Monday, September 6, 2010

The Beginning of Fall

I had not planned on writing an observation about nature today, but it happened nonetheless.

Some leaves in my area are already changing to their fall festival refinement. Every time I see this, I wonder about the fall in my own life and will I in my cooling climate refinement of nouns, verbs and connecting phrases of poetry be able to splash as much momentary color as nature.

Poet Robert Frost did!

I’ve always loved what Frost wrote about the fall. I know it’s not October, but it is still one of my favorite poems.

O hushed October morning mild,
Thy leaves have ripened to the fall;
To-morrow's wind, if it be wild,
Should waste them all.
The crows above the forest call;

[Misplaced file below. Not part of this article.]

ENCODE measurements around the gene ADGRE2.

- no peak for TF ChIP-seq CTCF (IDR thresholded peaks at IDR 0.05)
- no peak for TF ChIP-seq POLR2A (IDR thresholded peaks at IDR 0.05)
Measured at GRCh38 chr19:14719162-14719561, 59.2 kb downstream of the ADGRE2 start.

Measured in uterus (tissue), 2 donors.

To-morrow they may form and go.
O hushed October morning mild,
Begin the hours of this day slow,
Make the day seem to us less brief.
Hearts not averse to being beguiled,
Beguile us in the way you know;
Release one leaf at break of day;
At noon release another leaf;
One from our trees, one far away;
Retard the sun with gentle mist;
Enchant the land with amethyst.
Slow, slow!
For the grapes' sake, if they were all,
Whose leaves already are burnt with frost,
Whose clustered fruit must else be lost--
For the grapes' sake along the wall.

I hope you take the time to read his words slowly. Twice. Savor the cadence, taste the alternating couplets of his rhyme and then bask in the imagery of his eloquence.

And have a perfect Labor Day.

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